Here are a few gulls in their second plumage cycle (often referred to as their second year, but that is not always the case). The first two birds are four-cycle gulls. On a four-cycle gull, the second cycle looks much like the first, but the mantle feathers are coming in gray.
Western Gull, second cycle. Note the blackish primaries and tail, the dark gray mantle, the heavy bill, and the fairly extensive mottling on the underparts.
Three-cycle gulls skip the all-brown phase seen on young four-cycle gulls. (So a first cycle Ring-billed Gull has a gray mantle like a second cycle Herring Gull.) The second cycle on a three-cycle gull shows a gray mantle and wing coverts, but the primaries lack the white tips and mirrors seen on an adult.
Ring-billed Gulls (Larus delawarensis) are common winter visitors throughout western Oregon. They prefer fresh water environments, so you find them more often at inland sites and in estuaries than you do on the beach. They breed in eastern Oregon and along the Columbia River.
This is a first cycle Ring-billed. Unlike the larger species that take four years to reach maturity, Ring-billed Gulls are a three-year gull, so first cycle birds already show gray on the mantle. Note how far the wing-tips extend beyond the tail.
Portland’s Westmoreland Park is a great place to find a variety of gull species during winter. Seven species and one hybrid are regular, and there is always the possibility of something more unusual showing up.
Ring-billed Gull: smaller size, neat black ring around bill, long dark wingtips, yellow legs and feet.
Here’s the Ring-billed Gull at rest. Note the fine streaking on the head and the red orbital ring.
Glaucous-winged Gull: Note the lack of contrast on this bird. The short wingtips are the same color as the mantle. The head and upper breast are covered with an even blurry mottling. The only parts that don’t blend in are the pink legs and feet.
Western Gull: large size, dark gray mantle, short black wingtips, never any marks on the head – even in winter. This species is much more common on the coast, but a few make it in to the Willamette Valley in winter.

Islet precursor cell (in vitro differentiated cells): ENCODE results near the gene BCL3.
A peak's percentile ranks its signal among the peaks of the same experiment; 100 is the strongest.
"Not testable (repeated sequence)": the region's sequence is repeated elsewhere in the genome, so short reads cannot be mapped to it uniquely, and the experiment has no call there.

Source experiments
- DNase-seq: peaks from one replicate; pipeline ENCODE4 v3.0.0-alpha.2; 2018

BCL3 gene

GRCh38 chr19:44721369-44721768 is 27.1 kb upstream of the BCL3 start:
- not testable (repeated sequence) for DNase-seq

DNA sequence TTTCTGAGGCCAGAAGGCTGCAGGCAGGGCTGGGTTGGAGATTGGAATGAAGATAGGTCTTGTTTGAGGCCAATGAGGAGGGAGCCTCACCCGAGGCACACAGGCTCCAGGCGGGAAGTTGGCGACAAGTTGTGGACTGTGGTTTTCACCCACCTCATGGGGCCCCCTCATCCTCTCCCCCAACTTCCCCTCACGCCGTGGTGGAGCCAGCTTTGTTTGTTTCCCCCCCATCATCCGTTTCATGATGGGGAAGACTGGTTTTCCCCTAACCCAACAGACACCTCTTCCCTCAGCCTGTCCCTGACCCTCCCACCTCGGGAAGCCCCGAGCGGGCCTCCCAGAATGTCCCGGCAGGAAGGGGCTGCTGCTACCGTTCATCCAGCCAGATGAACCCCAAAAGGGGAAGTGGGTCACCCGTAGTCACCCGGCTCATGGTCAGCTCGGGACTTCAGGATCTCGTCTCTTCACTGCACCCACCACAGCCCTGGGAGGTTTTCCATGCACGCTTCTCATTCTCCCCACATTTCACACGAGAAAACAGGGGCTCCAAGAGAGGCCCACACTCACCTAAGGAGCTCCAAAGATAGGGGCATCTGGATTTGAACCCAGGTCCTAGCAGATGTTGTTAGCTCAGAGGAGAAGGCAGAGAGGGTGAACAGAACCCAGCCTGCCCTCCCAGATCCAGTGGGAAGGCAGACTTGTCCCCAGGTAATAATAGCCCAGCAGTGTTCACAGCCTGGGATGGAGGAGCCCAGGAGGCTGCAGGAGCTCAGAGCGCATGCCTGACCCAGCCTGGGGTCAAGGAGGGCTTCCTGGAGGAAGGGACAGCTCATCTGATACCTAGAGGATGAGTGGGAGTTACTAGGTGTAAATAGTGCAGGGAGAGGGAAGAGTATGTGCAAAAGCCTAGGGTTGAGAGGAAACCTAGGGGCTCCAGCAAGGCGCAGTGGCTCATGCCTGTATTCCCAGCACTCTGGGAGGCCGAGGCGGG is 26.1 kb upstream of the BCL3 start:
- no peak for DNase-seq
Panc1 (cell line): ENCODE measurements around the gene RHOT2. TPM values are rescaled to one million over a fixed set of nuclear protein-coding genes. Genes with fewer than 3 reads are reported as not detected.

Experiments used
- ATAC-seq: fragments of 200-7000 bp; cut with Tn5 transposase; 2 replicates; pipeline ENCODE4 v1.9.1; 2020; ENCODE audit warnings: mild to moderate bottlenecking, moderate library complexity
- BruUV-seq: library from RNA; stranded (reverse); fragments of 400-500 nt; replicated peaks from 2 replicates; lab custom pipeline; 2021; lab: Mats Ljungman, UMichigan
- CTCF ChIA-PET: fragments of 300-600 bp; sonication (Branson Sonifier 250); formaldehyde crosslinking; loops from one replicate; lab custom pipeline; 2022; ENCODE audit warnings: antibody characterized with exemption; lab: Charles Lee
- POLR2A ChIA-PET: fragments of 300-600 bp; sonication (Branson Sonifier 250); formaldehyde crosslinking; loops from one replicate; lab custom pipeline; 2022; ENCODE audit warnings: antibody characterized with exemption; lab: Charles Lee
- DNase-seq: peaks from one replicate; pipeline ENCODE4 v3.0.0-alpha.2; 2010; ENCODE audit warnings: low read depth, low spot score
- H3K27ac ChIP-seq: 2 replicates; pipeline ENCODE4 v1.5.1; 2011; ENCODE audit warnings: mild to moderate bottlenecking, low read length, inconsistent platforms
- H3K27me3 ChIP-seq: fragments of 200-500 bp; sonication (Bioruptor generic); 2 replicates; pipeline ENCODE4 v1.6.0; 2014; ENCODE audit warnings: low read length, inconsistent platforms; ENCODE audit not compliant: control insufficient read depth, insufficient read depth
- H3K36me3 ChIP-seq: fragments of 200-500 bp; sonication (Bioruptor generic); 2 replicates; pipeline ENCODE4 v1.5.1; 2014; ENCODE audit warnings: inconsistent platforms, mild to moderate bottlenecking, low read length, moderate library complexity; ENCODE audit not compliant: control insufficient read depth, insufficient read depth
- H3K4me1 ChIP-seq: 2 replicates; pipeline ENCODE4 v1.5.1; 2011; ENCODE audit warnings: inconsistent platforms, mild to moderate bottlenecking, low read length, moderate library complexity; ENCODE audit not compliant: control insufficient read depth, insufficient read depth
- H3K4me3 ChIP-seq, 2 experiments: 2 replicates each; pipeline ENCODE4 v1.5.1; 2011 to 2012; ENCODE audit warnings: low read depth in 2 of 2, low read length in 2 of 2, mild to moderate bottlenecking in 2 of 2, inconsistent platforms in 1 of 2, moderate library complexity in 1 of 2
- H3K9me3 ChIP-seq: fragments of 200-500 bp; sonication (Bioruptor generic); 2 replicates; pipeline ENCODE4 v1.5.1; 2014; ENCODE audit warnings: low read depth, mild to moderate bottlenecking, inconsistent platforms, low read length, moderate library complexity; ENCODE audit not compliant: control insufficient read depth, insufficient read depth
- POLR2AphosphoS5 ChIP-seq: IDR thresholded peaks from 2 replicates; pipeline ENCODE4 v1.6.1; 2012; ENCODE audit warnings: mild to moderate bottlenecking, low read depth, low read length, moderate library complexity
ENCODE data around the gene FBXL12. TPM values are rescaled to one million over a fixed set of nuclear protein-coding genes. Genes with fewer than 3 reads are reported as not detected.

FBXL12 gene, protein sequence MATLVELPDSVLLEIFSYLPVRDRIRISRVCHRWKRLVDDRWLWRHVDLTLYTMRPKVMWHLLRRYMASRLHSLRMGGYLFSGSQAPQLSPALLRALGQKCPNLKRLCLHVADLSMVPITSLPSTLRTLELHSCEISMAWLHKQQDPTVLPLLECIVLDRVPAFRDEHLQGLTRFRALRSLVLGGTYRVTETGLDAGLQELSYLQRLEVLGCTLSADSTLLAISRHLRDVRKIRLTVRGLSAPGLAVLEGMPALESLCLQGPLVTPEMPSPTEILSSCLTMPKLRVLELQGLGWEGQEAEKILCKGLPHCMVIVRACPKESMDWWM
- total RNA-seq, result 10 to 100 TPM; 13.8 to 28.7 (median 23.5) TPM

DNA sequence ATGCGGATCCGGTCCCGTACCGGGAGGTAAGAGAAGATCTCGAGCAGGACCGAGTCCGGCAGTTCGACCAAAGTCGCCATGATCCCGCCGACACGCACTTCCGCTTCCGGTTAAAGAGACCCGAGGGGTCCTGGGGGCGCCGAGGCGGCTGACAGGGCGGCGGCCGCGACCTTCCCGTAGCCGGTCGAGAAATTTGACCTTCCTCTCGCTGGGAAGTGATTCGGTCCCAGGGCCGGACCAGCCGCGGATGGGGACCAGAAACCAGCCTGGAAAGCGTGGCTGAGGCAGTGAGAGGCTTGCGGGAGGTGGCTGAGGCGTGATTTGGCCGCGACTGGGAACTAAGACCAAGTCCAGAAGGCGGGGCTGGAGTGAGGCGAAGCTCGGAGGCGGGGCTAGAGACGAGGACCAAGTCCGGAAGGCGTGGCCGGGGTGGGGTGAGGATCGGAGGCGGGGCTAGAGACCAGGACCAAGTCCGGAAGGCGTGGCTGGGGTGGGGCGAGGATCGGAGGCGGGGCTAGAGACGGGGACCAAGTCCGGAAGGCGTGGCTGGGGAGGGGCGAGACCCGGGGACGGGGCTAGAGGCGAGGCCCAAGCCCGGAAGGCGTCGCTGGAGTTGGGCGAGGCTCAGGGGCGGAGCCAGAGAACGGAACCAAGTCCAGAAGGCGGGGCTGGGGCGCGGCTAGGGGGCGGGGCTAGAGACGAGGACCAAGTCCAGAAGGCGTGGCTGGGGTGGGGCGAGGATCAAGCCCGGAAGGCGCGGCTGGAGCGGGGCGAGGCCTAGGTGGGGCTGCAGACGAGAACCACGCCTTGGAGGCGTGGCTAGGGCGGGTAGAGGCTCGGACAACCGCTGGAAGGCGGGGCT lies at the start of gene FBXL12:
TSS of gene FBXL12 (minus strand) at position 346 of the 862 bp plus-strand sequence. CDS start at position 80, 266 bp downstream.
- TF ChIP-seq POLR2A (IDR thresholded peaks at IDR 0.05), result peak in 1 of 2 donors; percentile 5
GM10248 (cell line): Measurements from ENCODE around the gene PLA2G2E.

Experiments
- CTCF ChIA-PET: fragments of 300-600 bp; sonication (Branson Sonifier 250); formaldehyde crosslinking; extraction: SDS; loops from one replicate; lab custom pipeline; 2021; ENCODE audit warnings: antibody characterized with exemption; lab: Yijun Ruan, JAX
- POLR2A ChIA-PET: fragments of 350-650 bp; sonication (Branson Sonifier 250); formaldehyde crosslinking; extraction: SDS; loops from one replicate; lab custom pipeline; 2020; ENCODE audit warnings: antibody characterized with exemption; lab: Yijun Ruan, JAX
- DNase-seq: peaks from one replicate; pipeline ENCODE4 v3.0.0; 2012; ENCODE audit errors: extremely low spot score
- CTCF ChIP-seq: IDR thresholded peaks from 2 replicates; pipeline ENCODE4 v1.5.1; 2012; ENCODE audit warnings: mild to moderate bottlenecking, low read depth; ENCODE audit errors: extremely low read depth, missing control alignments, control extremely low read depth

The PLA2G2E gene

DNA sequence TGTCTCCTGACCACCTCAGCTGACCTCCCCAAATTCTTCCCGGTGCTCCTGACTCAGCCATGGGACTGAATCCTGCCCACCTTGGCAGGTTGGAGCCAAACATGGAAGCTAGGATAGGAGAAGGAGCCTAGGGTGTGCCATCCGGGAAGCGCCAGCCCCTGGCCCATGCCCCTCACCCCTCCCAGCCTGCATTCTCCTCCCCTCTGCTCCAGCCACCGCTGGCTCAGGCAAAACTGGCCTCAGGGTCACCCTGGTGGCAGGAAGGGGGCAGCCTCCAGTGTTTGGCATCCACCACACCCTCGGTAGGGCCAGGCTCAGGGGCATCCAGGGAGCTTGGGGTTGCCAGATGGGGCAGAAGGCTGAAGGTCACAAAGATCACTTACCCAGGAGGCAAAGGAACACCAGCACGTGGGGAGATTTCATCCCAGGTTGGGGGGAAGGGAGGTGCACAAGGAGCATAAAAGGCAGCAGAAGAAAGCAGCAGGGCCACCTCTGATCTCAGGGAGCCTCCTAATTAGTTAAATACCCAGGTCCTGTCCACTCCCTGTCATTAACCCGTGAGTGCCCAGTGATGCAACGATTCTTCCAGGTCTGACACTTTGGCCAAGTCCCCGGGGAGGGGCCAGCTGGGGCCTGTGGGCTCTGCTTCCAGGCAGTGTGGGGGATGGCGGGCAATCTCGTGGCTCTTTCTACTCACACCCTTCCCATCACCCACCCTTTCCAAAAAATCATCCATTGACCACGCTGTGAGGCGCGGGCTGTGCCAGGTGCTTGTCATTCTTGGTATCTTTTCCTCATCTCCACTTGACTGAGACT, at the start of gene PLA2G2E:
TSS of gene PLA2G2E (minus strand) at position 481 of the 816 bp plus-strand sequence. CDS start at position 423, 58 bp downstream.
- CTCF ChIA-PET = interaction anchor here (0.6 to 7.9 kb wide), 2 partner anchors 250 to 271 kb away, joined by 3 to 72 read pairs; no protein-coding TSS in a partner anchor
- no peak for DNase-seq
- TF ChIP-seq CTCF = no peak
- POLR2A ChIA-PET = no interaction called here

Western Gull X Glaucous-winged Gull hybrid (Olympic Gull): an even blending of characteristics of both parent species. The mantle is darker than a pure GW, but Westerns never show this much mottling on the head and neck. The wingtips are dark, but not actually black. You can tell this is a third cycle individual by the tiny bit of black on the tail and by the odd pattern on the bill. These hybrids show a great deal of variation, and are often the most numerous gulls in the area.
Schoodic Point is part of Acadia National Park in Maine. It is located on the mainland, away from the big crowds that visit the more popular Mount Desert Island. There are nice patches of boreal forest and shrubby habitat, but on a clear day the highlight of the area is the rocky shore. There is ample area to sit on a big rock and watch the seabirds fly by. On the morning I took these photos, I also enjoyed seeing Harbor Porpoises and Harbor Seals.
Common Eiders, in their rather scruffy summer molt.
Herring and Ring-billed Gulls, two species that I can find at home, but nice to see them on the “other” coast, too.
Great Black-backed Gull. These monsters are the largest gull species in North America, dwarfing the Western Gulls of the Pacific.